The outbreak of the coronavirus pandemic across the world has resulted in the temporary closure of thousands of restaurants while many economies have slipped into recession which has severely hit the global demand for premium foods like wagyu beef, bluefin tuna and caviar.
The luxury food industry could be among the worst hit business segments of the world because it relies heavily on restaurants and top hotels for demand for deluxe items from caviar to champagne, most of which have been closed because of strict lockdown measures to contain the outbreak in many countries as well as a global economic slowdown.
Many producers of gourmet food have been forced to cut output even as some producers have lost nearly half their value since the start of the year, there are also some producers who are directly approaching consumers to stay afloat.
While expressing hope and expectations that the easing of lockdowns would be celebrated by people with a bottle of champagne, Jean-Marie Barillere, co-chairman of champagne producers’ lobby CIVC in France, however expects the current difficulties to continue till the end of the year.
“This is really a period that looks like a war time,” he said.
So far this year, there has been an almost 80 pee cent decline year-on-year in seated diners at restaurants in the United States, United Kingdom, Germany, Canada, Australia, Ireland and Mexico, according to data compiled by by OpenTable, an online restaurant reservation service, based on bookings data.
People who are stuck at home because of stay at home orders during a raging pandemic or when they are concerned about their financial situation are much less likely to consume luxury foods. Such consumption is also highly unlikely when people are under clinical social distancing measures when they go to eateries as they reopen.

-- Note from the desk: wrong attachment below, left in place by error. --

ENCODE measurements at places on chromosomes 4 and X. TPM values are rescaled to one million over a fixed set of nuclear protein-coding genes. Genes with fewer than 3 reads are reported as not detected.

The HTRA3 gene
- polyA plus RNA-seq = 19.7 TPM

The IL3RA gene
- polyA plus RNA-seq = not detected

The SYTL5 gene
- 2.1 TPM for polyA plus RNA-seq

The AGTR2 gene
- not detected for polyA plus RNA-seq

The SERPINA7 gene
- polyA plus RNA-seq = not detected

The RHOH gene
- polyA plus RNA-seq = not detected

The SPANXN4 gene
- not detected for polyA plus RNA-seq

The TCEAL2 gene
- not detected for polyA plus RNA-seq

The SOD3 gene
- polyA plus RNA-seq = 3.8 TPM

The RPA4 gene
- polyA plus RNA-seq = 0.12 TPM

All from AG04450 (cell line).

“People will not want to taste a Chateau Petrus wine, a lobster or caviar under a bell jar,” said Michel Berthommier, managing director of Caviar Perlita in southwestern France. “If you force people to eat in these conditions they will prefer going to fast foods.”
Ole Houe, director of advisory services at agriculture brokerage IKON Commodities in Sydney said that premium foods was “one of the worst hit sectors worldwide”. But given the fact that many countries were in recession, a prompt recovery was unlikely, he said.
A toll on the prices of luxury items has already been inflicted by falling demand.
There has been a 30 per cent year on year drop in price of top quality wagyu beef cuts in Tokyo while a 40 per cent drop in the price of bluefin tuna – considered the best in Japan has also been reported over the same period. On the other hand a 30 per cent drop in the prices of the famed ‘Earl’s melons’ from Shizuoka has also been noted.
“Spring and summer are always low seasons for the caviar market, but if we compare this period with previous years, the sales in Russia are down 50%,” said Alexander Novikov, owner of Russia’s top sturgeon breeding company – Russian Caviar House.
(Adapted from Reuters.com)